She Giveth, and Then She Giveth Some More: Rainbow Rowell and her Wayward Son(s)

All it takes is a two-minute conversation, or a quick peek at my Staff Picks, to know that I am approximately 1000% madly in love with Carry On by Rainbow Rowell. It is one of my all-time favorite books, one of those that after I've finished reading, I usually turn around and read again, just because. I've wailed about my adoration of that book in a blog post before, but here's a quick recap of my thoughts and feelings in case you haven't read that post:





Hello. Welcome back, dear reader. Did you enjoy reading Carry On? Yes? Of course you did, for, truly, it is a perfect creation. So you can imagine my absolute delight when Rainbow Rowell announced Wayward Sonthe long-awaited surprise sequel to Carry On, which further explores Simon Snow and his role as "The Chosen One" in his fantastical, words-are-literally-magic universe. And furthering my intense loyalty to these gorgeous, gorgeous books, after Wayward Son was gifted to the masses, Rowell also confirmed there will be a THIRD BOOK, entitled Any Way the Wind Blows

I've already talked about Carry On, and knowing me, I'll eventually cry about Any Way the Wind Blows when it is published, but today I'll be discussing one of my new favorite books, Wayward Son.

First, a caveat: Wayward Son is NOT Carry On.

Repeat after me: Wayward Son is NOT Carry On.

If you approach the reading experience of Wayward Son expecting it will be exactly like Carry On - which is a fluffy, gooey masterpiece, like eating the best s'mores you've ever had, roasted over a bonfire, surrounded by everyone you know and love best - then, I'm afraid, you might be a little disappointed. Though (minor spoiler alert) Wayward Son does involve a beautiful, heartfelt scene involving fireflies, which is appropriate for the metaphor I just laid down a sentence before.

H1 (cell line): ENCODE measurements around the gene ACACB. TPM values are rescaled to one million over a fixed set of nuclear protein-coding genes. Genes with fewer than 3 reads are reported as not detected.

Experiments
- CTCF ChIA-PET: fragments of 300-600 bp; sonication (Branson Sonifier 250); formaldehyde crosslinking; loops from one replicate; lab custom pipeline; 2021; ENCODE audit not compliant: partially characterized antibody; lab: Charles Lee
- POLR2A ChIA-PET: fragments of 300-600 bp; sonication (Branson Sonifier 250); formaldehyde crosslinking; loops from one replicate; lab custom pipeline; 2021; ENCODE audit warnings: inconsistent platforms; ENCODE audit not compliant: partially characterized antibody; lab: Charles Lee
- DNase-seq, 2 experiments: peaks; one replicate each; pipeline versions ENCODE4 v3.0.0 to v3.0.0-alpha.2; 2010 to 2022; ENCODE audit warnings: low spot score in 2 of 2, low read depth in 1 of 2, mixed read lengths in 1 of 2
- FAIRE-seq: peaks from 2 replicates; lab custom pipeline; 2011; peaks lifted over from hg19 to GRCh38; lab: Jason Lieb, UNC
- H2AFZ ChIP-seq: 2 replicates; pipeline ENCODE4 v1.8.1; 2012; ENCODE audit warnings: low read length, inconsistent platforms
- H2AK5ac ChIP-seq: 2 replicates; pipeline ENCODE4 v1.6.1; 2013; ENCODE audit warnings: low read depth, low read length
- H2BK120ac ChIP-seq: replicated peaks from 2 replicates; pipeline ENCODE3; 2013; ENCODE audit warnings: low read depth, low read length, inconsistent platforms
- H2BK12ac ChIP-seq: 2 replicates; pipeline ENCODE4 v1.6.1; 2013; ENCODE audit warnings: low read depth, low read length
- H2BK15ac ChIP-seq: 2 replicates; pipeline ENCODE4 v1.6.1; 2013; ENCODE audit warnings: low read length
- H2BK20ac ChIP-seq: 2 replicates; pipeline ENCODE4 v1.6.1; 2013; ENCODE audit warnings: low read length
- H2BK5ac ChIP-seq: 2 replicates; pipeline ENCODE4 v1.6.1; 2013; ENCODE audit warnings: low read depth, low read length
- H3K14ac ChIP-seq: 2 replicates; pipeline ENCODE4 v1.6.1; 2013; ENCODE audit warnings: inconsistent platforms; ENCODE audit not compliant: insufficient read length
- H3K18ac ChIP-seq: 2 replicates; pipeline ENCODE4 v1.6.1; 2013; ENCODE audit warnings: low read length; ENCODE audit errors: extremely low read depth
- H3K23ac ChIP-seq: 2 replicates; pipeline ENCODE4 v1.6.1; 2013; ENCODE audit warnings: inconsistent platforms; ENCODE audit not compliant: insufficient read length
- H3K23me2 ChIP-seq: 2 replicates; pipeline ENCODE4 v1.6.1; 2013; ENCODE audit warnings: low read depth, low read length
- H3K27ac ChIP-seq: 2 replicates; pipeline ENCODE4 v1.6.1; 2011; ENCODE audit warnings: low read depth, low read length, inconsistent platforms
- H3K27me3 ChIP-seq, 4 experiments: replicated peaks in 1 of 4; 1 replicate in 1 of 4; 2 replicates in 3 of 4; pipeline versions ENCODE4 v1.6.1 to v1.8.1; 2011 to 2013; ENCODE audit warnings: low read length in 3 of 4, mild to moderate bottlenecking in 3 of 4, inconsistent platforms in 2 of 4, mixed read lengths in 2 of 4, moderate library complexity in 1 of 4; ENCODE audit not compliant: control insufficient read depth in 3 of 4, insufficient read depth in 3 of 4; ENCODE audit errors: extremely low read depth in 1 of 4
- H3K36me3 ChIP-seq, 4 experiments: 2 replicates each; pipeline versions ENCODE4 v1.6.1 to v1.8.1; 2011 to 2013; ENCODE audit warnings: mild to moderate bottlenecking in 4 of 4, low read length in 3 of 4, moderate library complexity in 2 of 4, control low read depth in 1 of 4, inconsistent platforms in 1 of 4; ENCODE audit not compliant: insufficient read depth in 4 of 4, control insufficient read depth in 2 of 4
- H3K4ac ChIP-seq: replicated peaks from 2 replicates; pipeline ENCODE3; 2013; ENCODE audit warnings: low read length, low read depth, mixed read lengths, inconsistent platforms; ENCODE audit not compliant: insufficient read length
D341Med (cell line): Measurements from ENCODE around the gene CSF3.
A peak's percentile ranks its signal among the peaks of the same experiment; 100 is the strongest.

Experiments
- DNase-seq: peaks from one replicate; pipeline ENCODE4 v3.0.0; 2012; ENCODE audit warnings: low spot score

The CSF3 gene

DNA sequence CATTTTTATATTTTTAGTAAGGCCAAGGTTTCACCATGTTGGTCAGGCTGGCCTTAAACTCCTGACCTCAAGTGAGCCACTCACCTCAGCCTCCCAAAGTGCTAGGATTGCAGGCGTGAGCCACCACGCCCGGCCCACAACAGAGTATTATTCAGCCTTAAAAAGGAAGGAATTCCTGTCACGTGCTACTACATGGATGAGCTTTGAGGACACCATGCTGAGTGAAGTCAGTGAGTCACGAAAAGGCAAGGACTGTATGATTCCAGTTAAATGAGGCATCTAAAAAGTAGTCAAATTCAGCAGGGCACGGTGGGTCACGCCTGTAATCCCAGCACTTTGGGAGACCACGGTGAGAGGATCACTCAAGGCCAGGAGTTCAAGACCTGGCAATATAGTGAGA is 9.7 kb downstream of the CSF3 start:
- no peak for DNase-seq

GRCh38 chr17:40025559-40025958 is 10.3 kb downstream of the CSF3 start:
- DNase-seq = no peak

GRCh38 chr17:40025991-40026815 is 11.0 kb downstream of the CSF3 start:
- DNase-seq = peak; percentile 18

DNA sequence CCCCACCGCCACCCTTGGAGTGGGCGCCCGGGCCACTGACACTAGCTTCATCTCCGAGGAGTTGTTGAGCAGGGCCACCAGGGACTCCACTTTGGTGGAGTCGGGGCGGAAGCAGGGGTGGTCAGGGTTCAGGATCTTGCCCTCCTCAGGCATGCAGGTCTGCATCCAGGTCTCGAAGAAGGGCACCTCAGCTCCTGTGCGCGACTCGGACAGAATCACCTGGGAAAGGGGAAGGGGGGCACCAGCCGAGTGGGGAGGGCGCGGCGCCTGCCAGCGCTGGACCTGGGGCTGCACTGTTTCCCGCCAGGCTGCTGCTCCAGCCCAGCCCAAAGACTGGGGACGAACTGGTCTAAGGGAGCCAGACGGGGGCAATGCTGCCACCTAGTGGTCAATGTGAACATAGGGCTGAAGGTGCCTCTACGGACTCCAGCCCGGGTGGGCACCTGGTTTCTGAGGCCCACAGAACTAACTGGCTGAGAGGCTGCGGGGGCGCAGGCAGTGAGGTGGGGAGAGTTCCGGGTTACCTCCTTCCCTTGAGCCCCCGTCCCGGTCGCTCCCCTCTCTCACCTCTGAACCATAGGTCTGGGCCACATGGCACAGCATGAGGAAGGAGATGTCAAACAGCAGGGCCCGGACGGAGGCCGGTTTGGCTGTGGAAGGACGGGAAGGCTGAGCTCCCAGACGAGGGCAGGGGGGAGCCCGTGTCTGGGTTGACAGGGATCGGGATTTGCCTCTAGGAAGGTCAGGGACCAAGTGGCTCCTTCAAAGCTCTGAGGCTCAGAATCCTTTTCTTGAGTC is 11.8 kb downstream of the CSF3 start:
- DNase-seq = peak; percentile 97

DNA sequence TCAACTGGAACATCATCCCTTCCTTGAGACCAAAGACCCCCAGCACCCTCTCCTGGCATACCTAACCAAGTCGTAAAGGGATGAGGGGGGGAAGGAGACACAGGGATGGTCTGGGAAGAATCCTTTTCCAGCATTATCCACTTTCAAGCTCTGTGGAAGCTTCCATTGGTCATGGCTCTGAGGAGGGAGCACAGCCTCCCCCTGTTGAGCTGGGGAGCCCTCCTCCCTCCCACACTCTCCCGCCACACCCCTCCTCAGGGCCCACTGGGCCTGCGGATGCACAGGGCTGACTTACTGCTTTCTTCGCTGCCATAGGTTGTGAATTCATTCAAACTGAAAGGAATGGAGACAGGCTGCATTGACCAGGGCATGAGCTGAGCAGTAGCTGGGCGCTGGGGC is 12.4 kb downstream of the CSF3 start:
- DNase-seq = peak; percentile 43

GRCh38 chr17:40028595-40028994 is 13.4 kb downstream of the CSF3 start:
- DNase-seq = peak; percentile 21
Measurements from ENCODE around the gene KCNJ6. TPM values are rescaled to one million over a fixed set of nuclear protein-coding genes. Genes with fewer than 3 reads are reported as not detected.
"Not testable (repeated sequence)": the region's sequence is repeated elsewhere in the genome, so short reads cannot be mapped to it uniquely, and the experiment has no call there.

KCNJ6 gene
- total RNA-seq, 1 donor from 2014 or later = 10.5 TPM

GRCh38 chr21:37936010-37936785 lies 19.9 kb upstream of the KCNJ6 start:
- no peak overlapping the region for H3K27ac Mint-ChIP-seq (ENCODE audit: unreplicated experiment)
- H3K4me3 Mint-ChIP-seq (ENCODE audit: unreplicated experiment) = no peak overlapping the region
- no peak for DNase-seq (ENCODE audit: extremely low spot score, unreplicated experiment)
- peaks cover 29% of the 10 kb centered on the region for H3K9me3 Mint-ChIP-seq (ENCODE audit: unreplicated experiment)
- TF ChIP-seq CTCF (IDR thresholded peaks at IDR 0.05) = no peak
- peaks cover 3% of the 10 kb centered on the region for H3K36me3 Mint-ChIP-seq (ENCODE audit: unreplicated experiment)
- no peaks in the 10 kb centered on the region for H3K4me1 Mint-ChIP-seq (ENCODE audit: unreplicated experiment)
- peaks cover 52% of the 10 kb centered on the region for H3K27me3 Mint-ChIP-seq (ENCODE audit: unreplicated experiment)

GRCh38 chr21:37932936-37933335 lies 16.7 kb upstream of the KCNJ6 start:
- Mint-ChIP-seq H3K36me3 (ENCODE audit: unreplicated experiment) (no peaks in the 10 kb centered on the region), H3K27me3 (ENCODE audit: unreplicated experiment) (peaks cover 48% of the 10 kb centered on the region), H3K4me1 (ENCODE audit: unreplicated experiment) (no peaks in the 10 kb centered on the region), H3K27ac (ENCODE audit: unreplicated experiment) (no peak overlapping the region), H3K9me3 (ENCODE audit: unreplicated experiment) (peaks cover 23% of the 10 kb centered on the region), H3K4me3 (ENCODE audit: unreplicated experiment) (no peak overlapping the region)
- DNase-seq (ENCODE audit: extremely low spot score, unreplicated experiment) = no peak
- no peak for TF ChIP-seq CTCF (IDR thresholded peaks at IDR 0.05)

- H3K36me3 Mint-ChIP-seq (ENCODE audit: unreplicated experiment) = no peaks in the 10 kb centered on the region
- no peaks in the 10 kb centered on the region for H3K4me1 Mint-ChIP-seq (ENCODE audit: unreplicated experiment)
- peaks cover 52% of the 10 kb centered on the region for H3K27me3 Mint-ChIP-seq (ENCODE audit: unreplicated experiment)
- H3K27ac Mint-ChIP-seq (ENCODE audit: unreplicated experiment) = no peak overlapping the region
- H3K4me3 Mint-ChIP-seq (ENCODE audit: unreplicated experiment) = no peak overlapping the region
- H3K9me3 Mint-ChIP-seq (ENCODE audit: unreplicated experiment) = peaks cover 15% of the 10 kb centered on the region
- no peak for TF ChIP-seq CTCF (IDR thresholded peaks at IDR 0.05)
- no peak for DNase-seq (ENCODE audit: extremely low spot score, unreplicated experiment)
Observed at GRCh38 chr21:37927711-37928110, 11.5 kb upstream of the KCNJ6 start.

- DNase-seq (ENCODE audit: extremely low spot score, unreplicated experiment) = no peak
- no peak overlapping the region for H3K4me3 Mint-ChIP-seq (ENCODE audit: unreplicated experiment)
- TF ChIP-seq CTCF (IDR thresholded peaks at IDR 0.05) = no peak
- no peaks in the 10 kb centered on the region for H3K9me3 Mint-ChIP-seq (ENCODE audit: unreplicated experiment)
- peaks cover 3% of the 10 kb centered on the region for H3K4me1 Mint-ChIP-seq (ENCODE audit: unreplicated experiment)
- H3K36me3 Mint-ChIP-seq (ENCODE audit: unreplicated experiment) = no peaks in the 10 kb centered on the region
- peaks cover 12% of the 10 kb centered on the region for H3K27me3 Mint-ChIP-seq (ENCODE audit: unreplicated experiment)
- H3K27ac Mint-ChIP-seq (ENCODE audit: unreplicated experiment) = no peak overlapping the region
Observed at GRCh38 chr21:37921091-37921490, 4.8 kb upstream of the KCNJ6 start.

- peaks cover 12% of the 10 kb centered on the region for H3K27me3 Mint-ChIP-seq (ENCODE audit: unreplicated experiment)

But overall, the major theme of Wayward Son is one of exploration: exploring the American West, exploring self-identity, exploring preconceived notions these character hold about the world, exploring what it is like to be a human living with a mental illness. It's a much more thoughtful, and sometimes heart-wrenching beast. 

But, oh my goodness, do I love it with my whole heart. I remember at one point, reading the book for the first time - I'm reading the book for the third time since it was released, but this time on audiobook which I highly, highly recommend - I looked over at my partner and said, "I might love this more than Carry On." I'm no longer as heavily in my feels about those glorious and awful boys - Simon Snow and Baz Pitch, enemies turned friends turned boyfriends - so I can now say that no, Carry On is still the reigning champion of my heart and soul. But here is why I briefly thought Wayward Son might be better: